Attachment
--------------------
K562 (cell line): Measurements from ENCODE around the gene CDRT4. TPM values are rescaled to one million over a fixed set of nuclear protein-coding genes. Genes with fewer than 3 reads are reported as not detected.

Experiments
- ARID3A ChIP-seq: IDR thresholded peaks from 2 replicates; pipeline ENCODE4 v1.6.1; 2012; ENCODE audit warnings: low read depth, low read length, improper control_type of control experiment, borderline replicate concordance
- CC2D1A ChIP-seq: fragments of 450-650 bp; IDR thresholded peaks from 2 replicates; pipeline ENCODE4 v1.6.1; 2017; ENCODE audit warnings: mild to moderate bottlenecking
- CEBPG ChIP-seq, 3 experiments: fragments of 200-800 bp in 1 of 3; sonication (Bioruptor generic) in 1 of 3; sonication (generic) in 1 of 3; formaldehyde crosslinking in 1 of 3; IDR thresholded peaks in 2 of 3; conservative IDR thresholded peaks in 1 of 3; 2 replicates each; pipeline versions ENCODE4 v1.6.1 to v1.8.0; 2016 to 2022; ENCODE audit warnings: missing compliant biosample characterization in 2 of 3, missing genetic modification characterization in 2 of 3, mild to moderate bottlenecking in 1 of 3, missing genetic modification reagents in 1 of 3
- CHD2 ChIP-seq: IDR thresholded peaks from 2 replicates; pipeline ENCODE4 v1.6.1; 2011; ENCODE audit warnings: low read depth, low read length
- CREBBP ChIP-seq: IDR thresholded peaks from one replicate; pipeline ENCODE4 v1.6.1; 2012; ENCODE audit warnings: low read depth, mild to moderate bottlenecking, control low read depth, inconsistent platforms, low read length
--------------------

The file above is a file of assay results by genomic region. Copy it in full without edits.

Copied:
K562 (cell line): Measurements from ENCODE around the gene CDRT4. TPM values are rescaled to one million over a fixed set of nuclear protein-coding genes. Genes with fewer than 3 reads are reported as not detected.

Experiments
- ARID3A ChIP-seq: IDR thresholded peaks from 2 replicates; pipeline ENCODE4 v1.6.1; 2012; ENCODE audit warnings: low read depth, low read length, improper control_type of control experiment, borderline replicate concordance
- CC2D1A ChIP-seq: fragments of 450-650 bp; IDR thresholded peaks from 2 replicates; pipeline ENCODE4 v1.6.1; 2017; ENCODE audit warnings: mild to moderate bottlenecking
- CEBPG ChIP-seq, 3 experiments: fragments of 200-800 bp in 1 of 3; sonication (Bioruptor generic) in 1 of 3; sonication (generic) in 1 of 3; formaldehyde crosslinking in 1 of 3; IDR thresholded peaks in 2 of 3; conservative IDR thresholded peaks in 1 of 3; 2 replicates each; pipeline versions ENCODE4 v1.6.1 to v1.8.0; 2016 to 2022; ENCODE audit warnings: missing compliant biosample characterization in 2 of 3, missing genetic modification characterization in 2 of 3, mild to moderate bottlenecking in 1 of 3, missing genetic modification reagents in 1 of 3
- CHD2 ChIP-seq: IDR thresholded peaks from 2 replicates; pipeline ENCODE4 v1.6.1; 2011; ENCODE audit warnings: low read depth, low read length
- CREBBP ChIP-seq: IDR thresholded peaks from one replicate; pipeline ENCODE4 v1.6.1; 2012; ENCODE audit warnings: low read depth, mild to moderate bottlenecking, control low read depth, inconsistent platforms, low read length